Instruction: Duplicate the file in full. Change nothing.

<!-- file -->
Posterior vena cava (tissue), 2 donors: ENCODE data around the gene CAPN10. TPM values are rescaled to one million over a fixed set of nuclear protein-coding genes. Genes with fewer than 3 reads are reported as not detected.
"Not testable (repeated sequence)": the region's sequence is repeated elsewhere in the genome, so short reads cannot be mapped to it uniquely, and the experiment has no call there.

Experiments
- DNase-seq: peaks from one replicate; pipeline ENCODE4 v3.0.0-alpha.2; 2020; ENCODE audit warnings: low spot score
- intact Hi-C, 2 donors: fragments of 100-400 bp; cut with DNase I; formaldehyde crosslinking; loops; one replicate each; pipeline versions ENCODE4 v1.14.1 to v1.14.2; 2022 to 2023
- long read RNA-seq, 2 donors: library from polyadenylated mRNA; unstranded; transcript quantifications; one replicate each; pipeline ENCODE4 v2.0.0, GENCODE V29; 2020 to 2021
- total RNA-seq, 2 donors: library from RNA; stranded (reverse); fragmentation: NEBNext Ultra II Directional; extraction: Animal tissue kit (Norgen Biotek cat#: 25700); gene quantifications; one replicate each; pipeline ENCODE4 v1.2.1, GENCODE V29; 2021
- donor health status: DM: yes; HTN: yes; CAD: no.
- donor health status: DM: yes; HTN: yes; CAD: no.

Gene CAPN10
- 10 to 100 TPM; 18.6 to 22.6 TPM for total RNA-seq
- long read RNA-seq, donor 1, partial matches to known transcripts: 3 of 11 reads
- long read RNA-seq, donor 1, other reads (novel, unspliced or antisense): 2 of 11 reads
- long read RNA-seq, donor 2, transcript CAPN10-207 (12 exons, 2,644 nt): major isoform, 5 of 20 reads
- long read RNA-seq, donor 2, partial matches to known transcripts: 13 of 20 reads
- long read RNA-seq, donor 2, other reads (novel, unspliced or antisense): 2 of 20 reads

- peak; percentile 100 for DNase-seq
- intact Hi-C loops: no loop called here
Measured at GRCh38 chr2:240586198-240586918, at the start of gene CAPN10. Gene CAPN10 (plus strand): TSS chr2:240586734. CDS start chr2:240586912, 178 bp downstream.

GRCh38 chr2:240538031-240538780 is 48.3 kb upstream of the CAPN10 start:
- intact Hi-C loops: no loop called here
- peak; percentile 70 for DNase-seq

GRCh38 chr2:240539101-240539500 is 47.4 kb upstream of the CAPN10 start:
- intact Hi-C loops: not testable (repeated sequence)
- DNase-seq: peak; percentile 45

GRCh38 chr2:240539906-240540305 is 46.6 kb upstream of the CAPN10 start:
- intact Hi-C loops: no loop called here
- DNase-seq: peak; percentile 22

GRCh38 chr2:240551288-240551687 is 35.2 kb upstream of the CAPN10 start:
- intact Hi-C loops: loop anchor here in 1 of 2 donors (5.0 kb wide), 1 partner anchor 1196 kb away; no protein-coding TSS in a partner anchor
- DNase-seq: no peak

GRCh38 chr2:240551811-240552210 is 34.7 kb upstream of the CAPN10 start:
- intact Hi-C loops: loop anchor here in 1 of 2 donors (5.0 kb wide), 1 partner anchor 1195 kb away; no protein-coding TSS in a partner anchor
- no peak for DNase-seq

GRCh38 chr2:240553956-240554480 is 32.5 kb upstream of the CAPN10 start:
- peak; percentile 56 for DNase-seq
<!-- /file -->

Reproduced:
Posterior vena cava (tissue), 2 donors: ENCODE data around the gene CAPN10. TPM values are rescaled to one million over a fixed set of nuclear protein-coding genes. Genes with fewer than 3 reads are reported as not detected.
"Not testable (repeated sequence)": the region's sequence is repeated elsewhere in the genome, so short reads cannot be mapped to it uniquely, and the experiment has no call there.

Experiments
- DNase-seq: peaks from one replicate; pipeline ENCODE4 v3.0.0-alpha.2; 2020; ENCODE audit warnings: low spot score
- intact Hi-C, 2 donors: fragments of 100-400 bp; cut with DNase I; formaldehyde crosslinking; loops; one replicate each; pipeline versions ENCODE4 v1.14.1 to v1.14.2; 2022 to 2023
- long read RNA-seq, 2 donors: library from polyadenylated mRNA; unstranded; transcript quantifications; one replicate each; pipeline ENCODE4 v2.0.0, GENCODE V29; 2020 to 2021
- total RNA-seq, 2 donors: library from RNA; stranded (reverse); fragmentation: NEBNext Ultra II Directional; extraction: Animal tissue kit (Norgen Biotek cat#: 25700); gene quantifications; one replicate each; pipeline ENCODE4 v1.2.1, GENCODE V29; 2021
- donor health status: DM: yes; HTN: yes; CAD: no.
- donor health status: DM: yes; HTN: yes; CAD: no.

Gene CAPN10
- 10 to 100 TPM; 18.6 to 22.6 TPM for total RNA-seq
- long read RNA-seq, donor 1, partial matches to known transcripts: 3 of 11 reads
- long read RNA-seq, donor 1, other reads (novel, unspliced or antisense): 2 of 11 reads
- long read RNA-seq, donor 2, transcript CAPN10-207 (12 exons, 2,644 nt): major isoform, 5 of 20 reads
- long read RNA-seq, donor 2, partial matches to known transcripts: 13 of 20 reads
- long read RNA-seq, donor 2, other reads (novel, unspliced or antisense): 2 of 20 reads

- peak; percentile 100 for DNase-seq
- intact Hi-C loops: no loop called here
Measured at GRCh38 chr2:240586198-240586918, at the start of gene CAPN10. Gene CAPN10 (plus strand): TSS chr2:240586734. CDS start chr2:240586912, 178 bp downstream.

GRCh38 chr2:240538031-240538780 is 48.3 kb upstream of the CAPN10 start:
- intact Hi-C loops: no loop called here
- peak; percentile 70 for DNase-seq

GRCh38 chr2:240539101-240539500 is 47.4 kb upstream of the CAPN10 start:
- intact Hi-C loops: not testable (repeated sequence)
- DNase-seq: peak; percentile 45

GRCh38 chr2:240539906-240540305 is 46.6 kb upstream of the CAPN10 start:
- intact Hi-C loops: no loop called here
- DNase-seq: peak; percentile 22

GRCh38 chr2:240551288-240551687 is 35.2 kb upstream of the CAPN10 start:
- intact Hi-C loops: loop anchor here in 1 of 2 donors (5.0 kb wide), 1 partner anchor 1196 kb away; no protein-coding TSS in a partner anchor
- DNase-seq: no peak

GRCh38 chr2:240551811-240552210 is 34.7 kb upstream of the CAPN10 start:
- intact Hi-C loops: loop anchor here in 1 of 2 donors (5.0 kb wide), 1 partner anchor 1195 kb away; no protein-coding TSS in a partner anchor
- no peak for DNase-seq

GRCh38 chr2:240553956-240554480 is 32.5 kb upstream of the CAPN10 start:
- peak; percentile 56 for DNase-seq